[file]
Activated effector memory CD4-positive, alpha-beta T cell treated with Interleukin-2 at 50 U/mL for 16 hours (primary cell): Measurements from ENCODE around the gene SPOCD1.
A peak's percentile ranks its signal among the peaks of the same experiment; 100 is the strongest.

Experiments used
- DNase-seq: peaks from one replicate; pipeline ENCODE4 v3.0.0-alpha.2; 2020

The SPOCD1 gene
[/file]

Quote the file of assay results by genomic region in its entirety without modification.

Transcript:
Activated effector memory CD4-positive, alpha-beta T cell treated with Interleukin-2 at 50 U/mL for 16 hours (primary cell): Measurements from ENCODE around the gene SPOCD1.
A peak's percentile ranks its signal among the peaks of the same experiment; 100 is the strongest.

Experiments used
- DNase-seq: peaks from one replicate; pipeline ENCODE4 v3.0.0-alpha.2; 2020

The SPOCD1 gene